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Please use this identifier to cite or link to this item: https://dspace.lboro.ac.uk/2134/19701

Title: Investigation of factors that affect the willingness of individuals to share knowledge in the virtual organisation of Taiwanese non-governmental organisations
Authors: Chumg, Hao-Fan
Keywords: Information and Communication Technologies (ICTs)
Knowledge-sharing behaviour
Social capital theory
Organisational culture
Virtual organisation
Non-governmental organisations (NGOs)
Sense of well-being
Structural Equation Modeling (SEM)
Thematic analysis
Issue Date: 2015
Publisher: © Hao-Fan Chumg
Abstract: With the advent of knowledge-intensive economies, plus the ever-accelerating development of Information and Communication Technologies (ICTs), organisational knowledge has become the key driver of an organisation’s value and ultimately, an important source of an organisation’s sustainable competitive edge. Thus, numerous organisations have started to invest heavily in establishing knowledge management systems (KMSs). Subsequently, they wish to access knowledge from individuals in order to enhance their acquisition of knowledge and ultimately transform this into organisational knowledge. Even though existing research studies have evidenced extensively the intrinsic and extrinsic motivators of individuals’ knowledge-sharing behaviour in organisations from diverse perspectives (e.g. organisational behaviour, sociology and psychology), individuals still seem inclined to hoard their knowledge, rather than share it with others in organisations. To this end, this research aims to investigate and identify essential elements related to individuals’ knowledge-sharing behaviour within the complex context of the virtual organisation of Taiwanese Non-governmental Organisations (NGOs), comprising the whole system of Taiwanese Farmers’ Associations, by integrating multilevel perspectives of individuals in organisations (the micro-level), workplace networks in organisations (the meso-level) and organisational culture (the macro-level). [Continues.]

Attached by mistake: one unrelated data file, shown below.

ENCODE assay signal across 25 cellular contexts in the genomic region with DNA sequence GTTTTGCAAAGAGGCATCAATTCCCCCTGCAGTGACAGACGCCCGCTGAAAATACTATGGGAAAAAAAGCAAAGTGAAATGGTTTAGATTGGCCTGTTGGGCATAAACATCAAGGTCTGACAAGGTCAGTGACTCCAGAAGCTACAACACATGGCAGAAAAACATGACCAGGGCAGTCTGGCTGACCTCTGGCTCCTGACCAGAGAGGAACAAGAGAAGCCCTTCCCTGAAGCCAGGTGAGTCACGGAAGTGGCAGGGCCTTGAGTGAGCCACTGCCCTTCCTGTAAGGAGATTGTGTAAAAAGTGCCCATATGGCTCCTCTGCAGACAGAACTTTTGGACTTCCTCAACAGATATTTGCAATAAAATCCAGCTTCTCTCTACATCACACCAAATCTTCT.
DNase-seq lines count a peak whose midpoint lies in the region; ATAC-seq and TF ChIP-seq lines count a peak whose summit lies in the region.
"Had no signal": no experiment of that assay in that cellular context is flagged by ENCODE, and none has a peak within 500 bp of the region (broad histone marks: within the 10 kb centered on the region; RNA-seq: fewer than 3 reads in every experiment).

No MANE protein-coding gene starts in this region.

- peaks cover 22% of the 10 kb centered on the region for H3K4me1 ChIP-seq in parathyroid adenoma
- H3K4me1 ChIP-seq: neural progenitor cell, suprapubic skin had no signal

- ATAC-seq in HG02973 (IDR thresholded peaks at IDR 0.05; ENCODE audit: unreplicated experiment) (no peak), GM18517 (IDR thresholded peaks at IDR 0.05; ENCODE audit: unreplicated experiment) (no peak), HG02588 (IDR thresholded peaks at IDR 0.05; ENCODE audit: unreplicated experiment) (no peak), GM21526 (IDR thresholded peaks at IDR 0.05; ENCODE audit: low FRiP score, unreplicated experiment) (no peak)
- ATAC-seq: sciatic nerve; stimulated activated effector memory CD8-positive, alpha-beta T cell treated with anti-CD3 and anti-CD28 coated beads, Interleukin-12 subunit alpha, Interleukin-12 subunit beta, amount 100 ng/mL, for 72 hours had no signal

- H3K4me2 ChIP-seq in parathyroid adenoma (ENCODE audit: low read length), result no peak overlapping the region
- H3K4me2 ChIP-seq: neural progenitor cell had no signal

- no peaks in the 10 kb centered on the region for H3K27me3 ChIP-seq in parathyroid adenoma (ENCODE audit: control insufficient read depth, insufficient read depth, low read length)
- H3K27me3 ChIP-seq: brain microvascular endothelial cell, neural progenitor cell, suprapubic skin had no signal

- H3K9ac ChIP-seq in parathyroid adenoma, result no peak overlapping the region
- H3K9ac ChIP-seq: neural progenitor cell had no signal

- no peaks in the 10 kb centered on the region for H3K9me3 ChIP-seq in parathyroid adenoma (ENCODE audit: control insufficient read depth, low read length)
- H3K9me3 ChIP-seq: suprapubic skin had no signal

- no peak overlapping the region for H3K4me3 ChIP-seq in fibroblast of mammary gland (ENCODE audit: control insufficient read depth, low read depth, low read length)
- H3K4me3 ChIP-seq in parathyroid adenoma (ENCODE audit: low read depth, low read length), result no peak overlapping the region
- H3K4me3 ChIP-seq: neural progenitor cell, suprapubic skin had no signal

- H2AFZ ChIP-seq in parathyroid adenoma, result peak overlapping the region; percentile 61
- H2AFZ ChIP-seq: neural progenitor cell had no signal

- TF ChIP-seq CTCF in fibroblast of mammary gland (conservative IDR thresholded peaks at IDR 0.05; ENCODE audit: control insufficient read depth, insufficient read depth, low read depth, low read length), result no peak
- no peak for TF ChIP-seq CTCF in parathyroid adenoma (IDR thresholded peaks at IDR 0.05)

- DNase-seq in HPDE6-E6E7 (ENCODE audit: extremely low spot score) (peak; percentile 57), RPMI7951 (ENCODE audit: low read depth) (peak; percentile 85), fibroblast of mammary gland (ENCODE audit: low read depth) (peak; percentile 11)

Description: A Doctoral Thesis. Submitted in partial fulfilment of the requirements for the award of Doctor of Philosophy of Loughborough University.
URI: https://dspace.lboro.ac.uk/2134/19701
Appears in Collections:PhD Theses (Information Science)

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